Some Viruses Put Harsher Effects On Men and It's Not About the 'Man Flu'

Admin | Published 2016-12-15 14:21

Man flu or not, study suggests that viruses may play favorites against men.

The gender card seems to play in favor of women or so it seems.

Viruses just hit men harder and cause stronger symptoms for this gender, while women get weaker symptom and carry on.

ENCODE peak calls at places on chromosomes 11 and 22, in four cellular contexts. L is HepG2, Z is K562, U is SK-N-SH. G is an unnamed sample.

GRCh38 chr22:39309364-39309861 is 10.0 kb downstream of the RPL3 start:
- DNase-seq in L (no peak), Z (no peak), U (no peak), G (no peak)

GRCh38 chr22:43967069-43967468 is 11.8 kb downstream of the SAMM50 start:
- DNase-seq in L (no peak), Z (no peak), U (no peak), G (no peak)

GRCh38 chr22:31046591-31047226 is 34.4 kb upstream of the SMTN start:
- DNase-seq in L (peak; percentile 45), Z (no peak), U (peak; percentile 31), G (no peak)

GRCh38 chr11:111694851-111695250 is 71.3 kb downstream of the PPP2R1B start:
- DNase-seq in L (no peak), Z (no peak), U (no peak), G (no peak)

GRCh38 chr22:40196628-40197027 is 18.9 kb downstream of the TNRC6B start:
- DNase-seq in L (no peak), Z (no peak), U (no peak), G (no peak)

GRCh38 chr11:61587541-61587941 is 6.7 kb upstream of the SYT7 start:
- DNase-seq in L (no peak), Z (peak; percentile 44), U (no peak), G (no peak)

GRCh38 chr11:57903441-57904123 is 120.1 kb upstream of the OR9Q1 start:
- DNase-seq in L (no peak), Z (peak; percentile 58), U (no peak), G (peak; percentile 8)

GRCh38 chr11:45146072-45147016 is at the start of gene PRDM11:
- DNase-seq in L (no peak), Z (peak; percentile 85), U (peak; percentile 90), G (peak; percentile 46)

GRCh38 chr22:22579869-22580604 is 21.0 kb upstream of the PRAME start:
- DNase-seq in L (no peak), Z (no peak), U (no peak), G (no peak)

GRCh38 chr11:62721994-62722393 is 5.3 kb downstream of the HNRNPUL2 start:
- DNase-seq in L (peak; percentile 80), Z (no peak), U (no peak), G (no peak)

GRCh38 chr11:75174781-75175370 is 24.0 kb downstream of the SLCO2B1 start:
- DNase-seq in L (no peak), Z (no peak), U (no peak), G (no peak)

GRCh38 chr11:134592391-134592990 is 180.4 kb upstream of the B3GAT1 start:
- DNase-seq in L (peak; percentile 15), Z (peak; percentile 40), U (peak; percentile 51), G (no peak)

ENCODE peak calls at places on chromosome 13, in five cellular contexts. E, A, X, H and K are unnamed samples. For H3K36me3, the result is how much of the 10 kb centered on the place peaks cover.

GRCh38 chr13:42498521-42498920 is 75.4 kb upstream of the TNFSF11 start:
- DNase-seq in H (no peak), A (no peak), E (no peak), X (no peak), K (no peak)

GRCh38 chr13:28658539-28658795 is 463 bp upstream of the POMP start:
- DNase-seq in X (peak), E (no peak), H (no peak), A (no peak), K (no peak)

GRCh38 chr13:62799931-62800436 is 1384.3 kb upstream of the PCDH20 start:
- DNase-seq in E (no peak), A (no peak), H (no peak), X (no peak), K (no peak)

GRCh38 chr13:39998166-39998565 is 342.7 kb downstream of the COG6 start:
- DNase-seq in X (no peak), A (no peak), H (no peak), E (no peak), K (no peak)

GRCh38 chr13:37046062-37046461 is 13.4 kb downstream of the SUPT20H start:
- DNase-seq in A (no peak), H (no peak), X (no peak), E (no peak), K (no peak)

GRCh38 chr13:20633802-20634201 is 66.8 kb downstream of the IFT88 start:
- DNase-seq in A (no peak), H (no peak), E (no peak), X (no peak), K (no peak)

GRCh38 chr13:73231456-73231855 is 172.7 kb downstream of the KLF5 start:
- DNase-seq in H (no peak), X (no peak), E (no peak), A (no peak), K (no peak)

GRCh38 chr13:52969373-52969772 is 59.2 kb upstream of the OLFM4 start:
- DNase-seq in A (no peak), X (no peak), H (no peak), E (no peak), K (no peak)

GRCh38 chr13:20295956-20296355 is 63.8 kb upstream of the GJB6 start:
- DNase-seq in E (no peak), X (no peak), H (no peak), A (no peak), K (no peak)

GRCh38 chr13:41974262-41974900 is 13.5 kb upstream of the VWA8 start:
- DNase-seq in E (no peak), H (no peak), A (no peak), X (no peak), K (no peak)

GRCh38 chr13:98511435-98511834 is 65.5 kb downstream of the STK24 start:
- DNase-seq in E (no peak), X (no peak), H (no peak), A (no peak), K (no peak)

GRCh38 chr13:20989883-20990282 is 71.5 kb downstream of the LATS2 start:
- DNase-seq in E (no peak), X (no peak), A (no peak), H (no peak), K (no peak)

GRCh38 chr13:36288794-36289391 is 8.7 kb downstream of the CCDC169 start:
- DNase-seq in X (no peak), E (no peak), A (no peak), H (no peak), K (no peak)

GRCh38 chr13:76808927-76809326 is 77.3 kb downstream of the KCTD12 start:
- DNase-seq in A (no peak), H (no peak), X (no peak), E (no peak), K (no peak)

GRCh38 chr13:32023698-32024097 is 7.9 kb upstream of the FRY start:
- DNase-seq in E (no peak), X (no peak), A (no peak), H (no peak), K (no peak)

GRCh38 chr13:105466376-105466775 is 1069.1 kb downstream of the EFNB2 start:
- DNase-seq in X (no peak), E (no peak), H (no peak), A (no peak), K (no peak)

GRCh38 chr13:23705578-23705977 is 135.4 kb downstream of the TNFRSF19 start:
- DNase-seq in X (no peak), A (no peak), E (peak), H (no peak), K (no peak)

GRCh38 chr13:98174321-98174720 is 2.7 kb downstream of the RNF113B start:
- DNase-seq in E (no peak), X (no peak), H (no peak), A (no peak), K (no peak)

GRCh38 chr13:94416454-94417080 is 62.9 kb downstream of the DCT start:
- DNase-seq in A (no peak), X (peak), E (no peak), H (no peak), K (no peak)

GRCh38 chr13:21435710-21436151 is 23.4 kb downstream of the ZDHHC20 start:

The New Scientists narrated the list of gender-discriminating viruses like tuberculosis infected men are likely to die 1.5 times more than women; human papillomavirus, five times more likely to develop as cancer in men; and Epstein-Barr virus are at least twice as likely to develop Hodgkin’s lymphoma than women. It's easier to think that this could've been because of the differences between men and women's immune system, but a new explanation says that women are simply a valuable host - yeah like a sci-fi splicing horror. According to Francisco Úbeda and Vincent Jansen at Royal Holloway University of London, women can pass infection to their offspring during pregnancy, birth and gestation. The evolutionary pressure rests upon the viruses to be less harsher to women. To prove this the researchers used mathematical modelling to show the pathogens affecting both sexes and favoring the female as long as the viruses in question be transmitted to a mother host to child. They started with the established information that still baffles the scientific community, why human T-cell lymphotropic virus type 1 (HTLV-1) "progresses to  to leukemia much more commonly in Japanese men than Japanese women, but affects both sexes equally in the Caribbean." To do this the virus should be able to identify if it's inside a woman or a man's body. Jansen says it's not impossible but how exactly the virus can do that, they still have to figure that out. Jansen knows that there are all sorts of hormonal and other pathways that are slightly different between men and women. They just have to manipulate those pathways if they can locate them so that they can also identify the mechanism. There is still so much room to further give light to the gender selection pressure of viruses. There are so many what ifs waiting at the bend to turn the longstanding knowledge about viruses affecting genders differently. But really - what if men find the idea of being vulnerable and sick make them more sick. That's the man flu explained by a non-expert. See: New Method Keeps Fresh Produce Virus-Free May Be On Its Way!
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